# Question about a proof: If $AB=BA$ then $A$ and $B$ share a common eigenvector, from Strang's Linear Algebra

In Strang's Linear algebra, he proves the following (which has been asked and answered on SE, but my question is about a particular part of his proof):

Let $$A$$ and $$B$$ be complex $$n\times n$$ matricies. Prove that if $$AB=BA$$, then $$A$$ and $$B$$ share a common eigenvector.

His proof is as follows: Let $$\lambda$$ be a eigenvalue of $$A$$. Starting from $$Ax=\lambda x$$, we have $$ABx=BAx=B\lambda x=\lambda Bx$$. So, $$x$$ and $$Bx$$ are both eigenvectors of $$A$$ sharing the same $$\lambda$$ (or else $$Bx=0$$). If we assume the eigenvalues of $$A$$ are distinct, so the eigenspaces are one dimensional, then $$Bx$$ must be a multiple of $$x$$. In other words, $$x$$ is an eigenvector of $$B$$ as well as $$A$$.

My question is, and I am probably overthinking something quite elementary, but when he says "if we assume the eigenvalues of $$A$$ are distinct...", I agree then with the rest of the argument.... but why can he do that?

• I'm assuming the proof continues in some way? If the eigenspace is not one-dimensional, then this argument shows that, letting $E_{\lambda}$ denote the eigenspace of $A$ corresponding to $\lambda$, then $B$ sends $E_{\lambda}$ to itself. Thus, the restriction of $B$ ot $E_{\lambda}$ is a complex operator on a vector space of dimension greater than $1$, and $B|_{E}$ has an eigenvector. That eigenvector must also be an eigenvector of $A$ since it lies in $E_{\lambda}$. You cannot just assume all eigenspaces are one-dimensional (take $A$ to be $\lambda I_n$ for some $\lambda$). Dec 17, 2021 at 22:40
• 4th edition of the text has the line "The proof with repeated eigenvalues is a little longer", after the argument that OP gives. Dec 17, 2021 at 22:53

I think it's sloppy and I'm not sure what Strang meant. So let me try to fix that proof.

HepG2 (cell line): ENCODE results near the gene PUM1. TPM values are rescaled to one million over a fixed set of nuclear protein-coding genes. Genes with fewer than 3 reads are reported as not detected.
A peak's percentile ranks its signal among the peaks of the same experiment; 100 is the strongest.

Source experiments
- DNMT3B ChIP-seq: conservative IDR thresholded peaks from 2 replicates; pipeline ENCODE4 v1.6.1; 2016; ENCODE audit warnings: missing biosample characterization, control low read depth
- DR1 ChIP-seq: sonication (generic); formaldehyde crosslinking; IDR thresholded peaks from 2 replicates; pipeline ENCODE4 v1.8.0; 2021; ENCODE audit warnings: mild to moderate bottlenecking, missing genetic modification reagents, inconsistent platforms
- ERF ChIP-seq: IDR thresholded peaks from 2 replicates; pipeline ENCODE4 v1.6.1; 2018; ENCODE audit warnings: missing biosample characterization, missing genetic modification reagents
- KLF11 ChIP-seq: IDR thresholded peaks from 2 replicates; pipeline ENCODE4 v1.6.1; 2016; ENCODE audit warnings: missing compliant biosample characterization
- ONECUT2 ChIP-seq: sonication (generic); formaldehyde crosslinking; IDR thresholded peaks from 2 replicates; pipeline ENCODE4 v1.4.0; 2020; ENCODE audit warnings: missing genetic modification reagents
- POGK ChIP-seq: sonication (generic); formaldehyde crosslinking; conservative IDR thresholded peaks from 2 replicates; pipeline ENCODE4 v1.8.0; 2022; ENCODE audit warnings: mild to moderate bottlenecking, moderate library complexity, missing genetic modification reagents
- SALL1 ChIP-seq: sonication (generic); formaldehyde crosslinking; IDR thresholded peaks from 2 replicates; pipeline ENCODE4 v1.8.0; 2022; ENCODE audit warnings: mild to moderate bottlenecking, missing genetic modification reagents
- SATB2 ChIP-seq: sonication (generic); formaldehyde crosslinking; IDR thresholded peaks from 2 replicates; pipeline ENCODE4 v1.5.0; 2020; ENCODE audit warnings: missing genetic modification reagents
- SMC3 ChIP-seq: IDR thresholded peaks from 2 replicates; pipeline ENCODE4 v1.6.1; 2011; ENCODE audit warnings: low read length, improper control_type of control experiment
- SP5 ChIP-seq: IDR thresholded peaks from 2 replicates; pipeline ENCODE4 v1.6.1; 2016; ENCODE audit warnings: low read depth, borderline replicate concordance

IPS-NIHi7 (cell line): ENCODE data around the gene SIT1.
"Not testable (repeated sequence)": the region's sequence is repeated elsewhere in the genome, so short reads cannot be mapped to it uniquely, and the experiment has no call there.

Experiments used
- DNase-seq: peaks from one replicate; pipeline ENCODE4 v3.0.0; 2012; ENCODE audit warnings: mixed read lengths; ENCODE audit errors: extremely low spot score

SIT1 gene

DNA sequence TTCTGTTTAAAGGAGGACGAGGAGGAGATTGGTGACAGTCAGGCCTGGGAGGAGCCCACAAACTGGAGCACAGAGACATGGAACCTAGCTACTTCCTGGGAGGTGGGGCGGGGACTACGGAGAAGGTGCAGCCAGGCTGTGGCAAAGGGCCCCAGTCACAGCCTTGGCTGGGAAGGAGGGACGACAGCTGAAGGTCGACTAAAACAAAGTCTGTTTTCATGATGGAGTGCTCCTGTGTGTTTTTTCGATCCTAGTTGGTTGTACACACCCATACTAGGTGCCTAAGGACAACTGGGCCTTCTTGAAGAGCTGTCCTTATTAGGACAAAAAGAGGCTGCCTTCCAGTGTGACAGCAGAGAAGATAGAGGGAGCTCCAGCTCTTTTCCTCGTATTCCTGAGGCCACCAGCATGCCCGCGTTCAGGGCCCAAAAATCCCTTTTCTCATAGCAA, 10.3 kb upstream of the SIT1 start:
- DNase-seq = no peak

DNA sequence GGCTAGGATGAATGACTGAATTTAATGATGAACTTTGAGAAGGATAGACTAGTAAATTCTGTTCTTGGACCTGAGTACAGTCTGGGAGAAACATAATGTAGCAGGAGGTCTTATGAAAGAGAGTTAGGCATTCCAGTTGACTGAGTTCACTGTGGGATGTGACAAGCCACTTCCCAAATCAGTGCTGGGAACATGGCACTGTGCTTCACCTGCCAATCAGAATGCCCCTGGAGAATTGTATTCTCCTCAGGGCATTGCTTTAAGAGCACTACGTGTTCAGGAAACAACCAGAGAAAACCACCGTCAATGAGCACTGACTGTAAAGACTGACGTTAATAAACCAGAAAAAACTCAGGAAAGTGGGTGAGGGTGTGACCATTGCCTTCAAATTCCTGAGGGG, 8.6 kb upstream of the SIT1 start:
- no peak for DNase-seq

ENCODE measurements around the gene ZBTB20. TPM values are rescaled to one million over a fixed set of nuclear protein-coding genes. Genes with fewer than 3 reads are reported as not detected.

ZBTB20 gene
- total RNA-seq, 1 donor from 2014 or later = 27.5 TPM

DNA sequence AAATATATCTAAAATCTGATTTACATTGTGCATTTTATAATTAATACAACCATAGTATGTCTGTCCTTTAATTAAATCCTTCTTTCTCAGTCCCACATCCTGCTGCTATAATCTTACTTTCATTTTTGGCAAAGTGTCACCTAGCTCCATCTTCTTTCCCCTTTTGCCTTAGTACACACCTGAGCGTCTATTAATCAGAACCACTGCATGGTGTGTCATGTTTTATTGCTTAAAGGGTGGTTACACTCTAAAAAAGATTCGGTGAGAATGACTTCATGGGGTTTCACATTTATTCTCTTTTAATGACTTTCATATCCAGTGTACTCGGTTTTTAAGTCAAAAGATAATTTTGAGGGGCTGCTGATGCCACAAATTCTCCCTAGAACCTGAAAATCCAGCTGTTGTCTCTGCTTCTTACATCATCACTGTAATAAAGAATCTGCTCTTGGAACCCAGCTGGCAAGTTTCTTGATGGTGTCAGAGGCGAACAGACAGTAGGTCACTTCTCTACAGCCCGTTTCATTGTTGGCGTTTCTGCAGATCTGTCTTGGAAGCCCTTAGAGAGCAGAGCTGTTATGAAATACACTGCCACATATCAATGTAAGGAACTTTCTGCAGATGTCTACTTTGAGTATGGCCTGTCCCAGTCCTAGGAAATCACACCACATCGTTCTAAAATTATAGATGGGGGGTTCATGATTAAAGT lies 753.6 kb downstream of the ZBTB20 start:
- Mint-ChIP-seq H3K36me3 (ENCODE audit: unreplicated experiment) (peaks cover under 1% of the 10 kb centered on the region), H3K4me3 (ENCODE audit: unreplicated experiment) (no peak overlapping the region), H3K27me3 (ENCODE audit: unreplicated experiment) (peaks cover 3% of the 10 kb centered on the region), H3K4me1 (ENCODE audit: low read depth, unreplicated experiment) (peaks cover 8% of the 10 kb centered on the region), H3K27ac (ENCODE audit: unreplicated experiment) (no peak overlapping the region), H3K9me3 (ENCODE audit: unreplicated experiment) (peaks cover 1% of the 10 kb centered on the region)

Theorem. For any vector $$v$$, if $$v$$ is a $$\lambda$$-eigenvector of $$A$$, then $$Bv$$ is also a $$\lambda$$-eigenvector of $$A$$. Strang has proved this.

Corollary. If $$x$$ is a $$\lambda$$-eigenvector of $$A$$, then $$Bx, B^2 x, B^3 x, \dots$$ are also $$\lambda$$-eigenvectors of $$A$$.

Now, let $$m$$ be the first index s.t. $$B^m x \in \operatorname{span}(x, Bx, \dots, B^{m-1} x)$$. Denote $$U = \operatorname{span}(x, Bx, \dots, B^{m-1} x)$$. Then $$U$$ is an invariant subspace of $$B$$, i.e. $$B[U] \subseteq U$$. Consider $$B$$ as a linear operator rather than a matrix, now consider its restriction to $$U$$ - it must have an eigenvector in $$U$$ - this eigenvector will be an eigenvector of both $$B$$ and $$A$$.

I find it strange that Strang writes it like that. It doesn't seem like you may assume that. However, the proof shows that $$B$$ acts on the eigenspace of $$A$$, i.e. it sends a vector with eigenvalue $$\lambda$$ to another such vector. Viewing $$B$$ as a linear map on this subspace, it must have an eigenvector (as any linear map has at least one eigenvector). This eigenvector of $$B$$ is by construction also an eigenvalue of $$A$$.

Since you are working over the field of complex numbers, which is algebraically closed, you can argue as follows.

Pick any eigenvalue $$\lambda$$ of $$A$$ and consider the subspace $$V = \{x \in \Bbb C^n: Ax = \lambda x\}$$. The proof you quoted shows that, for any vector $$x \in V$$, we have $$Bx \in V$$.

Therefore we may view $$B$$ as a linear map from $$V$$ to $$V$$, which again has at least one eigenvector $$v \in V$$. The vector $$v$$ is then a common eigenvector of both $$A$$ and $$B$$.